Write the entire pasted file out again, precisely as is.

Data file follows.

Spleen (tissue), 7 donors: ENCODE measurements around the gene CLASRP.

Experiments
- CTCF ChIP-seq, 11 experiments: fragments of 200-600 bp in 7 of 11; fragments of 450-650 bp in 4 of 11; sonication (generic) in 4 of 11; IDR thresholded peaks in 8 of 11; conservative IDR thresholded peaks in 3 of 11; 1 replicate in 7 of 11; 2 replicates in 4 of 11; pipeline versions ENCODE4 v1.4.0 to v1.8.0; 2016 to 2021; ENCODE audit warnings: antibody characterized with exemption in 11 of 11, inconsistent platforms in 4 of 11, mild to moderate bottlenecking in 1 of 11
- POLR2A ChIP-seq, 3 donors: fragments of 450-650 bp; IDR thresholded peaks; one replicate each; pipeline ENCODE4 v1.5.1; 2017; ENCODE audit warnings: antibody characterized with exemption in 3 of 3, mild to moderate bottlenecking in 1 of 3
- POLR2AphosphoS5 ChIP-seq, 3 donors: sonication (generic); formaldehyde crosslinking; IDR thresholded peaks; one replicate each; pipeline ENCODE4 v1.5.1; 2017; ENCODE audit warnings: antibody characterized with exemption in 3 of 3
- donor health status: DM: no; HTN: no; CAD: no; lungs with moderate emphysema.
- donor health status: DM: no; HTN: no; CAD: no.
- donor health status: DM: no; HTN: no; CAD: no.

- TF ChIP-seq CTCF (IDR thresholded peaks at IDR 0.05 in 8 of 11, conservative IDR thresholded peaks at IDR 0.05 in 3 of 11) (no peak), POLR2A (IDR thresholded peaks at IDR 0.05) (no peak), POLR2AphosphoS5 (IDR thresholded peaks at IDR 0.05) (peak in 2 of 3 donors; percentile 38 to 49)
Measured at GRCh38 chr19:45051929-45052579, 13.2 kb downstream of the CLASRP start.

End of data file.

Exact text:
Spleen (tissue), 7 donors: ENCODE measurements around the gene CLASRP.

Experiments
- CTCF ChIP-seq, 11 experiments: fragments of 200-600 bp in 7 of 11; fragments of 450-650 bp in 4 of 11; sonication (generic) in 4 of 11; IDR thresholded peaks in 8 of 11; conservative IDR thresholded peaks in 3 of 11; 1 replicate in 7 of 11; 2 replicates in 4 of 11; pipeline versions ENCODE4 v1.4.0 to v1.8.0; 2016 to 2021; ENCODE audit warnings: antibody characterized with exemption in 11 of 11, inconsistent platforms in 4 of 11, mild to moderate bottlenecking in 1 of 11
- POLR2A ChIP-seq, 3 donors: fragments of 450-650 bp; IDR thresholded peaks; one replicate each; pipeline ENCODE4 v1.5.1; 2017; ENCODE audit warnings: antibody characterized with exemption in 3 of 3, mild to moderate bottlenecking in 1 of 3
- POLR2AphosphoS5 ChIP-seq, 3 donors: sonication (generic); formaldehyde crosslinking; IDR thresholded peaks; one replicate each; pipeline ENCODE4 v1.5.1; 2017; ENCODE audit warnings: antibody characterized with exemption in 3 of 3
- donor health status: DM: no; HTN: no; CAD: no; lungs with moderate emphysema.
- donor health status: DM: no; HTN: no; CAD: no.
- donor health status: DM: no; HTN: no; CAD: no.

- TF ChIP-seq CTCF (IDR thresholded peaks at IDR 0.05 in 8 of 11, conservative IDR thresholded peaks at IDR 0.05 in 3 of 11) (no peak), POLR2A (IDR thresholded peaks at IDR 0.05) (no peak), POLR2AphosphoS5 (IDR thresholded peaks at IDR 0.05) (peak in 2 of 3 donors; percentile 38 to 49)
Measured at GRCh38 chr19:45051929-45052579, 13.2 kb downstream of the CLASRP start.